Financing Model is Key to Success
LACCD’s financing model is an important piece of the puzzle: It will allow the colleges to make the conversion to renewable energy without investing any money up front.
Banks are investing the capital, and the LACCD has agreed to pay back the loan with every kilowatt-hour by buying electricity out of the campus system for the next 25 years. Their rate for electricity will still be less than what they were paying the utilities, even with the capital cost, maintenance cost and bank profit margin rolled in.
The banks have the additional bonus of monetizing the depreciation of the equipment through tax write-offs, along with taking advantage of federal, state, local and utility incentives.
Eisenberg says that any entity, public or private, can do the same thing.
The LACCD is using a similar financing model for its energy efficiency measures, from which it hopes will reduce energy use by 15% to 20%.
Each campus has an ESCO (Energy Saving Company) that won the job in a bidding process. Among the nine campuses, there are five different companies including Chevron, Siemens and Ameresco. The ESCOs come in and do an investment-grade audit, recommending retrofits and other efficiency measures. They cover the cost of the upgrades, and the LACCD pays them back out of the energy savings achieved. The ESCOs guarantee a minimum amount of energy savings, so there’s almost no risk.
Community Colleges Leading the Way
“It’s interesting because people never thought of community colleges as being terribly innovative or cutting edge,” says Eisenberg. “We’ve demonstrated that we are. No one else is where we are in terms of renewables and financing. It’s made people stand up and take notice.”
The community college system has received recognition, and even signed a partnership with the Clinton Climate Initiative. It was also one of the first educational institutions to join the Climate Registry and the first community college district in the nation to report their greenhouse gases in accordance with the protocol set by the Registry.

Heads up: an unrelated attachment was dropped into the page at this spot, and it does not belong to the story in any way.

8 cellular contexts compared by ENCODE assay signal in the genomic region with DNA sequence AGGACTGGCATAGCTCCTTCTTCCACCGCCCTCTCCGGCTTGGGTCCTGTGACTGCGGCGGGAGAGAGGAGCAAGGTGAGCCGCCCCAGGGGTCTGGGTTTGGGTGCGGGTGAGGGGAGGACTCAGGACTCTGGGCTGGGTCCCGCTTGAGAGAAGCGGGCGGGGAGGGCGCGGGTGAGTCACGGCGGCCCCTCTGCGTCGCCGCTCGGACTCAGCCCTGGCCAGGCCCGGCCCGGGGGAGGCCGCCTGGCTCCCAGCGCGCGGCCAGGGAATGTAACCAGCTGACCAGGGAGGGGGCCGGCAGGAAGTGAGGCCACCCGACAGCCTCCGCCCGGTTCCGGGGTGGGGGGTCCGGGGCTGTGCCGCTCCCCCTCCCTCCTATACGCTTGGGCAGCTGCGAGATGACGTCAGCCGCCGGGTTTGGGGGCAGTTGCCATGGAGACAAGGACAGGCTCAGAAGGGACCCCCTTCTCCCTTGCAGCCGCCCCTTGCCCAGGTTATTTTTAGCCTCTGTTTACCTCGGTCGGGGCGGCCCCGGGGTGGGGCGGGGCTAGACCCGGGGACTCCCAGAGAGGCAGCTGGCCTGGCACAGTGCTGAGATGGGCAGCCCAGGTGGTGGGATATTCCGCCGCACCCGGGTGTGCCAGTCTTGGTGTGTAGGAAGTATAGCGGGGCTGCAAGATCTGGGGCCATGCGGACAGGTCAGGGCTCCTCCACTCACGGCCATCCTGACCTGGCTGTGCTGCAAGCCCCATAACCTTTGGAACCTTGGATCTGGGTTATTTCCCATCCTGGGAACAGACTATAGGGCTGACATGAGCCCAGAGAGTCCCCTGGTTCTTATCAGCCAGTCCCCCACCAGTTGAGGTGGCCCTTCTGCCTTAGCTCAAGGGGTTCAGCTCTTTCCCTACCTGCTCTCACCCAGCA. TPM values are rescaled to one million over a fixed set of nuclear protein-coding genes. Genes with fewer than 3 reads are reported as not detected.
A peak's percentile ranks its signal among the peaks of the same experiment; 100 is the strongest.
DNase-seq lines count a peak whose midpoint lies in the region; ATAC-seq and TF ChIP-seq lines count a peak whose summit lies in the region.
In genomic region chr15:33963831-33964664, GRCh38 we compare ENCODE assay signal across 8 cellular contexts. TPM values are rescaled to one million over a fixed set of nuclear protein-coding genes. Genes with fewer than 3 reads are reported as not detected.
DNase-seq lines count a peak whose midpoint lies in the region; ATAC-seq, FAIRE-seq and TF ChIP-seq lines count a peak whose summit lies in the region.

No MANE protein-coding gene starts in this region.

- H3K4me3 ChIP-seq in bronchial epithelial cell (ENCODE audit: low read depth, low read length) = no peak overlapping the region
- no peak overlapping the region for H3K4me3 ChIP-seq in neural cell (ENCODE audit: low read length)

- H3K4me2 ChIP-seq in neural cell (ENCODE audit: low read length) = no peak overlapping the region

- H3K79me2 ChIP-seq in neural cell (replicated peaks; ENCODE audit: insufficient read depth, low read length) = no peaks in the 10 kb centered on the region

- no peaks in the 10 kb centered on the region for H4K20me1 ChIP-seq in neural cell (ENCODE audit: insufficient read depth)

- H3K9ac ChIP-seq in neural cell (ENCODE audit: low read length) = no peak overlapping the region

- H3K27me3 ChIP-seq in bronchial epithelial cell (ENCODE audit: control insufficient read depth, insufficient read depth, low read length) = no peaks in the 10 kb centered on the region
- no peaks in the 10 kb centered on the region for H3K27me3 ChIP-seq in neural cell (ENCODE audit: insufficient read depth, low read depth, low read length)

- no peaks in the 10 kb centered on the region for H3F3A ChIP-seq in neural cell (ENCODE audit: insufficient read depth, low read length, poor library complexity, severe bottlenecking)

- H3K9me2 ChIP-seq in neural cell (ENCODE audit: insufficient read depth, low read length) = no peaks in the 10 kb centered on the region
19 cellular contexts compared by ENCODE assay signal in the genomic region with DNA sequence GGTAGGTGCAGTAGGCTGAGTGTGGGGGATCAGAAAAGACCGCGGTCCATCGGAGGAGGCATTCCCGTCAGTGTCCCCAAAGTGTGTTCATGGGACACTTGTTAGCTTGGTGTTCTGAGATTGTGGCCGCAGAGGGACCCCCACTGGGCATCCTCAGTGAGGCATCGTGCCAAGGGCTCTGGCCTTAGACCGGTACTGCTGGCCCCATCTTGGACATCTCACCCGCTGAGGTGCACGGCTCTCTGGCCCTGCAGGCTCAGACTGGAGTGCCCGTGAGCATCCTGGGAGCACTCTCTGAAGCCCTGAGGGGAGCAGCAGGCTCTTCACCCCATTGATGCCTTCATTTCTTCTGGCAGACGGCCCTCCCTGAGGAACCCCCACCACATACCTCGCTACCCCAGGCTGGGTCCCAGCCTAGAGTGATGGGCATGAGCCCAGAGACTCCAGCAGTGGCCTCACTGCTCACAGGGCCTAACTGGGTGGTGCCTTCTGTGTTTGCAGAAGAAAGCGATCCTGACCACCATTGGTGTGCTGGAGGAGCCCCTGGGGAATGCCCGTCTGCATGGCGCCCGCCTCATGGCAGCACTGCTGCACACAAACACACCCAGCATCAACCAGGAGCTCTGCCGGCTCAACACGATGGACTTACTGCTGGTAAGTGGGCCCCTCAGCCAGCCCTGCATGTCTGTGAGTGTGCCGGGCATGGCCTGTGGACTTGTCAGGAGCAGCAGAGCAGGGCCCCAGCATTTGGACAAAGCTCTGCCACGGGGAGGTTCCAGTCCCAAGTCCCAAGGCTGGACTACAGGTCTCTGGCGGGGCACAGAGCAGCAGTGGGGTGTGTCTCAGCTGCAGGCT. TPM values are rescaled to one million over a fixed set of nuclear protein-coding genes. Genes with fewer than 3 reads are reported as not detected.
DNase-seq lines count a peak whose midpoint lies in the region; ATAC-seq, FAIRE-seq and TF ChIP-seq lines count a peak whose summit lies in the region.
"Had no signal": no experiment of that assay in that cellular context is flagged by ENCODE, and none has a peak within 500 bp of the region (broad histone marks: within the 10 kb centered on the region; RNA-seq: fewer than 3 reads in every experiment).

“It goes back to the board of trustees in 2002,” Eisenberg adds. “They knew that someone needed to be first and provide a model that others can follow and that’s what this project is doing. It’s a model showing the technology and financing mechanism that anyone can use. It will hopefully lead to a rapid expansion of this technology across California and the U.S.“
The project has other benefits, as well, that go to the heart of its mission, as Eisenberg explains:
“It’s attracting students that want to learn about the technology and how to implement it. At the end of the day, we’re a learning institution and the more students we can train, the more of them will go out across the United States and implement this technology.”
Clark sees similar micro and macro importance to the project.
“The LACCD sees sustainable campuses as a key in the community for demonstrating how this can be done for other building complexes like shopping malls, office buildings, housing units, etc. and thus educating students, faculty and staff on the installation, operation and maintenance of renewable energy systems.
“Some scholars call this ‘The Third Industrial Revolution’, or how we – people all over the world – must change dramatically from ‘The Second Industrial Revolution’ that was totally dependent on fossil fuels, into an era that stops violating our environment.”
Image credit: Los Angeles Community College District